Hi there! Welcome to my column, where you will find my thoughts on motherhood and family. If you had told 18-year old me that I would later have two babies, who would be fifteen months apart from one another, I would have laughed at you. Here I am, twenty-eight, and learning SO much about what this role ‘mommy’ means. The heart behind my posts is to portray to you what an average day or moment looks like in our household. The current season of life, while my son is almost four and our daughter almost three, is definitely all things Mommy. My husband is a superstar; in that, he is our biggest source of laughter, positivity, and is always ready to pull his sleeves up and get our kids creating and giggling. We’ve always rotated who puts which babe down, but if you ask either of them who they want to tuck them in, it’s Mommy. But this won’t always be the case. And while so much of this job is exhausting, I dread the day that they may not ‘need’ me (as much) any longer. In ‘Mommy Put Me Down,’ you’ll see the first glimpse into my heart—and hopefully, will see why it beats for all things Motherhood.
“Mommy put me down!!!” are the four words we hear in our household every.single.night.
Our two and three year old have gotten accustomed to asking for me, each and every night. “I want MOMMY!” Reese will say. “It’s Daddy’s turn, Reesie,” I gently respond. Her arms shoot up, giant tears well in her eyes as she reaches for me. Sometimes it’s a little more smooth sailing, and she is okay to give me a giant kiss with some crocodile tears. But lately, no.
Why? Is it because I am a really fun Mom and they think I just put them down better? Nope. Dad is the giant toy here. It is with him that they crack up laughing as they Hulk smash each other, as soon as he walks in the door. It is Dad who makes us smile and helps us get out of our afternoon funks. Is it because I am super patient and selfless? I’m sorry to admit that it would be for this reason even less…I think. I was a semi-patient kid, but it started dwindling in my adolescent years, and by the time I was an adult, it’s like something snapped. Noise, chaos, incessant tapping, whistling…oh boy. I better stop admitting all this. But toddlers fighting? Shoving each other? Demanding which toys are whose and stomping their feet through it all? What patience? Another high five for Dad on this front. And if there is anything motherhood has taught me, it is how quickly I crave selfishness. I don’t remember what it’s like to pee alone. When I come home from work, my husband still has another two before he joins us. I get the kids a snack, a drink and I allow for a few minutes of TV or i-Pads so that I can change clothes and clean up. It takes all of three minutes for me to do this and the entire time I literally pray, “Please don’t kill each other.” Some days I can count down– “5, 4, 3, 2….”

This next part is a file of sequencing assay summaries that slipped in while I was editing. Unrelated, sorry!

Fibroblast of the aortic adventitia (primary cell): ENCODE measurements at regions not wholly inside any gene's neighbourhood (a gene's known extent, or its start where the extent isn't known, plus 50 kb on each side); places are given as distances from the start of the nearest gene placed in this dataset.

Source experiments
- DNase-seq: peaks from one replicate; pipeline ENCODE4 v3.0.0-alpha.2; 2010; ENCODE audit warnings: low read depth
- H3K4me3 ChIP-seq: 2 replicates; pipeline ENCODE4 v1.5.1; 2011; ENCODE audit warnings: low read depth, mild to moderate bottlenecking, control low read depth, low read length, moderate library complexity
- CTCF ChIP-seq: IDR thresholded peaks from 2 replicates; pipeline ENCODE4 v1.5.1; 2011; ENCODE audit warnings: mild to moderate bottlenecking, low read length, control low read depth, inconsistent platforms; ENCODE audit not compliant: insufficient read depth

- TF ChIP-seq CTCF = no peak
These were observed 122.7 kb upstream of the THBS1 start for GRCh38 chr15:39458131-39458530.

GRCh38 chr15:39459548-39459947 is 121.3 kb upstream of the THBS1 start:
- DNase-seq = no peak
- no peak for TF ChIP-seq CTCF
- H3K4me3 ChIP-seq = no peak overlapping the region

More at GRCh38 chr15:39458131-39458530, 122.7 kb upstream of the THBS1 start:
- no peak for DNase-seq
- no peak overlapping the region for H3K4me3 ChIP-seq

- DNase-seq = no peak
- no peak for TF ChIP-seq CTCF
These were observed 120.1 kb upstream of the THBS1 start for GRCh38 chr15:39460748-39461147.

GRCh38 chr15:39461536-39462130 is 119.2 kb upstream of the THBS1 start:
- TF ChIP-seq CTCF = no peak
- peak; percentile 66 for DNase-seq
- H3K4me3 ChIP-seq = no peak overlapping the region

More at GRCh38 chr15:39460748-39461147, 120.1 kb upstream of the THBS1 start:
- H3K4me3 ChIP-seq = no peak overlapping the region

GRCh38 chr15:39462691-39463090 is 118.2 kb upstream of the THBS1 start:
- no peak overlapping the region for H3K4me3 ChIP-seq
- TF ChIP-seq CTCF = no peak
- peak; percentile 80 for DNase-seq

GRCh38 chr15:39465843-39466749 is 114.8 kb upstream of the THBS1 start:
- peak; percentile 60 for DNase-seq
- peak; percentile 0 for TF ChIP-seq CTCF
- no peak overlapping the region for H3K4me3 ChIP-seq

“MOOOOOOOOOM!!!!!!!!!” Pierson screams at an ungodly pitch. Reese screams back. Something knocks over. Feet scuffling on the hardwood floors. Silence. “Oh, CRAP, one of them is dead.”
So it’s not my selflessness they’re attracted to. But it never fails. This phase of life is all about Mommy. Mommy put me down for a nap, bedtime; Mommy to hold me when I’m upset, Mommy I run to for tattling. That doesn’t mean they each get me every night. My husband and I are great about taking turns, and Pierson may soon be on the verge of being completely okay with this. When I put down Reese, he does Pierson, and vice versa. But there’s still the asking, on repeat. Usually before dinner starts, a few times during the meal, in the bath, and then the battle begins. All day long I’ve spent seven hours pouring into other children- attempting to teach them all the core subjects in school as well as how to love and respect one another. I get a mere four hours with my own, and I will be 100% honest; when I walk in the door, my heart is often heavy, my feet are tired, my bra comes off, and the last thing I feel prepared for is motherhood. But this hat comes first: Mommy. I may be exhausted, my brain might be a little (okay, a lot) frazzled, and some nights I have actually cringed at the high pitch cries of “Mommy put me down!”
But it’s all becoming so real- the fact that they won’t be toddlers forever. I know they will be able to do their bedtime routines themselves and after they do, they will be perfectly okay with a simple hug and kiss for the night. Their little bodies won’t fit so perfectly nestled against mine; Reese won’t beg for me to rock her a little longer, and Pierson won’t need me to sit in his chair to sing “just ONE more song.”
Most days I don’t feel worthy. I’m insecure, and I often doubt who I am, what I was created for. But then I hear their voice and Mommy Put Me Down assures me that I am doing something right.